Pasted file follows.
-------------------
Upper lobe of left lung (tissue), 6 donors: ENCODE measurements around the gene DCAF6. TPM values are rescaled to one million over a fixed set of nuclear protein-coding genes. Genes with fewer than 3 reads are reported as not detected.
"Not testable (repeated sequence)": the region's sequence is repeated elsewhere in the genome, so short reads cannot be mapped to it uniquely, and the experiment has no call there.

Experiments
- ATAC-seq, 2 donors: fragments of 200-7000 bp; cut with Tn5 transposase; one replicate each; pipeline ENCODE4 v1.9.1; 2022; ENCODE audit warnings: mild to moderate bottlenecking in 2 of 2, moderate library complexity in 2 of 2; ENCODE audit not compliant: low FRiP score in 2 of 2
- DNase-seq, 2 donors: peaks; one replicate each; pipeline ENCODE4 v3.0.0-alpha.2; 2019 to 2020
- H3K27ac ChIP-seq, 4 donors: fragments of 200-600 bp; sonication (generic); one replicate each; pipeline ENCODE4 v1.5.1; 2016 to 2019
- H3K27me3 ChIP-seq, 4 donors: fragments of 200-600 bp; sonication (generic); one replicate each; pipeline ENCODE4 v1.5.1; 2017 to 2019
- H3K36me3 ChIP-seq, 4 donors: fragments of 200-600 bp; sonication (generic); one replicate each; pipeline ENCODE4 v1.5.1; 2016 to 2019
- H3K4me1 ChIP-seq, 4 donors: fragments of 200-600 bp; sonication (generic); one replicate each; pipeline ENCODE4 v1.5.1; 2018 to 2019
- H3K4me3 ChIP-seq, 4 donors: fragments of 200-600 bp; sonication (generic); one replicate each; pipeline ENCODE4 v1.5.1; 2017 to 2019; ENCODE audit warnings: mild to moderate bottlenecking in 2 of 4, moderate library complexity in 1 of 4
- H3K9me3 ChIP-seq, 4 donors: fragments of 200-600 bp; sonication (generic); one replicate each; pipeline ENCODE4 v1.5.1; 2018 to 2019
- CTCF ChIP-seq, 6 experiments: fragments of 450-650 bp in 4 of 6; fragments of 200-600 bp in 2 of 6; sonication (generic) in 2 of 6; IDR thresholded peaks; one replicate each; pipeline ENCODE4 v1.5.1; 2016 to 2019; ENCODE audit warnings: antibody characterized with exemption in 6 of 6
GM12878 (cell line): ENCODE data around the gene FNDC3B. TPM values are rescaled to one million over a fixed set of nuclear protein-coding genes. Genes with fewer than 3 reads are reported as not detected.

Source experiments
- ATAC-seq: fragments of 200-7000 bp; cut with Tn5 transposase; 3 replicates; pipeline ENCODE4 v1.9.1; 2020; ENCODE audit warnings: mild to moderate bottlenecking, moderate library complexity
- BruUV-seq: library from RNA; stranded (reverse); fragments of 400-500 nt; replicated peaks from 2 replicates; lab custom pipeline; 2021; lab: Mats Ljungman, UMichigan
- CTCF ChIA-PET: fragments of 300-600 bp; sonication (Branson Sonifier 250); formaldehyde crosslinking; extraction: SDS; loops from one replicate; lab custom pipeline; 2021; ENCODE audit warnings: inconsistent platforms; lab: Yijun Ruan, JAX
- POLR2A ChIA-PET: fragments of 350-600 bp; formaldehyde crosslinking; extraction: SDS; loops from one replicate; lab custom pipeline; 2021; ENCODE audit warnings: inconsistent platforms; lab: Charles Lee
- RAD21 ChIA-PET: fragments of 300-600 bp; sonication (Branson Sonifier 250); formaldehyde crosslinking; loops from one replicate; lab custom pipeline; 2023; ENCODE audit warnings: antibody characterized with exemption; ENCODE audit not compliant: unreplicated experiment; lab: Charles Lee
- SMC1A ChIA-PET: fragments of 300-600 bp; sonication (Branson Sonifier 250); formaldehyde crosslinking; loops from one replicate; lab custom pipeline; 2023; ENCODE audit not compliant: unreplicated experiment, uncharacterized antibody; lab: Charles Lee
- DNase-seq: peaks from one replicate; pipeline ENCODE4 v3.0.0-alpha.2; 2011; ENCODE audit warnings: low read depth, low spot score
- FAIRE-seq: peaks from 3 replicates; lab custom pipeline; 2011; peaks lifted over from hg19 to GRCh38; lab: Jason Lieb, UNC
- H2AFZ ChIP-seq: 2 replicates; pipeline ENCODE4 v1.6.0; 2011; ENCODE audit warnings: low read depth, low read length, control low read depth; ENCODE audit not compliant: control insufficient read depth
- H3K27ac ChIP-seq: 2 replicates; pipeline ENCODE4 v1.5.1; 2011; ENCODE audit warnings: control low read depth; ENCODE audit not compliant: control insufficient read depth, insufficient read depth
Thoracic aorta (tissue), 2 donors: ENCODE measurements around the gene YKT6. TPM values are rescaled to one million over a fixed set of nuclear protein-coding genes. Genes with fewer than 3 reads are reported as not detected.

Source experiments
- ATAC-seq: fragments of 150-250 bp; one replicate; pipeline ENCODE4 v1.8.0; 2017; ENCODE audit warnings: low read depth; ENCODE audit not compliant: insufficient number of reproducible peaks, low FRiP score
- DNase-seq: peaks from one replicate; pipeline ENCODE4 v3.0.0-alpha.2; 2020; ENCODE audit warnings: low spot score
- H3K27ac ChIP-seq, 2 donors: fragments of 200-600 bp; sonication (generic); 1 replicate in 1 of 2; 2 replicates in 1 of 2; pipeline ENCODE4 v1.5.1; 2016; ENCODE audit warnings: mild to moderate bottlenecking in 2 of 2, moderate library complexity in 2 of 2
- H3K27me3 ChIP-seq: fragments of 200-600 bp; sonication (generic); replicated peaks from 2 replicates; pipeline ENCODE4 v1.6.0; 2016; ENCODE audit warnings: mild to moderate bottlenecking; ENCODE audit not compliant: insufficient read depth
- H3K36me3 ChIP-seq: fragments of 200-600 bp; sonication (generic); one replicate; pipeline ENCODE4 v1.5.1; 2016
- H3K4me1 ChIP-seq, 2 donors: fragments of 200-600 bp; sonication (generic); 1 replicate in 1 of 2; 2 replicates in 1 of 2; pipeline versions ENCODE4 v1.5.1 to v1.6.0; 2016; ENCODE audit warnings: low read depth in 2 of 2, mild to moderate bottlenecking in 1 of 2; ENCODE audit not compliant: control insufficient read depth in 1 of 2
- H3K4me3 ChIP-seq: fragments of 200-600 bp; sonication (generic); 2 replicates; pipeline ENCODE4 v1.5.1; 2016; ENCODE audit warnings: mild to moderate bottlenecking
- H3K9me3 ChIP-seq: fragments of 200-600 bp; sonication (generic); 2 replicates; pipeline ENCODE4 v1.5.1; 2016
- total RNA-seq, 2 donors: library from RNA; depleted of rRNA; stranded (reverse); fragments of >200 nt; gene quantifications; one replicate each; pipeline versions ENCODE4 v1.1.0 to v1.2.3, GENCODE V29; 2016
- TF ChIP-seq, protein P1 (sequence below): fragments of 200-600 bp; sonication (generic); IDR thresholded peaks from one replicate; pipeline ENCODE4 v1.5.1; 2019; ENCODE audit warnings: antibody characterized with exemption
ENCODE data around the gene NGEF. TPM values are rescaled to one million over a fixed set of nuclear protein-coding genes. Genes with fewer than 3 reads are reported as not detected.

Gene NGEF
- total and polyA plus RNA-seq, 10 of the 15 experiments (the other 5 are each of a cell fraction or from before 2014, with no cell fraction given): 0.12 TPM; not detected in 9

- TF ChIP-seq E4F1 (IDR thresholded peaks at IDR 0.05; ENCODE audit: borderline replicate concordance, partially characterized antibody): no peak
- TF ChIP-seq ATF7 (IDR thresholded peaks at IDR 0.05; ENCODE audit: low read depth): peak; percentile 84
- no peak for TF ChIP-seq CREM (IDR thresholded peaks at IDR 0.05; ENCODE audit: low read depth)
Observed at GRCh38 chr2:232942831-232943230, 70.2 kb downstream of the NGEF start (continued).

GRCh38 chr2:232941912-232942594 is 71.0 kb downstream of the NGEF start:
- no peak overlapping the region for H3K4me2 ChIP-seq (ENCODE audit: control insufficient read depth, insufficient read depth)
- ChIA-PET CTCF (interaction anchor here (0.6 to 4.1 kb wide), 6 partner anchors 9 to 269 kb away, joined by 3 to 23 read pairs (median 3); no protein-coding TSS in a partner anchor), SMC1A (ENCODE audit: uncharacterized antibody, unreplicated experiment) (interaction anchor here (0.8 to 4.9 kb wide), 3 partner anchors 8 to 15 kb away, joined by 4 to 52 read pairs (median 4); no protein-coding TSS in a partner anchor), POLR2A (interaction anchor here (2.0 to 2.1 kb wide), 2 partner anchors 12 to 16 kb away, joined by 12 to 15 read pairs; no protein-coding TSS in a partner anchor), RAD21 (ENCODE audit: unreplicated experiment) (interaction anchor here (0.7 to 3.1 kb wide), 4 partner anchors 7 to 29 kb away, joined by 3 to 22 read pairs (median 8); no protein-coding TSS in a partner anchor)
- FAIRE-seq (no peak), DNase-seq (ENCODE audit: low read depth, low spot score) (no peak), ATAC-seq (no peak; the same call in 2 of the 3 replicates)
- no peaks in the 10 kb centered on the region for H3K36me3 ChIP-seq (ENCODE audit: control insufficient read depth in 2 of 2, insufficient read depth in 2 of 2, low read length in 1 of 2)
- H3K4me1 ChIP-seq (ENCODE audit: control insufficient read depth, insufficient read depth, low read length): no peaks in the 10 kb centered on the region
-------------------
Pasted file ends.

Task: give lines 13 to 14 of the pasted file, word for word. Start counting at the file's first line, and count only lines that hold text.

GM12878 (cell line): ENCODE data around the gene FNDC3B. TPM values are rescaled to one million over a fixed set of nuclear protein-coding genes. Genes with fewer than 3 reads are reported as not detected.

Source experiments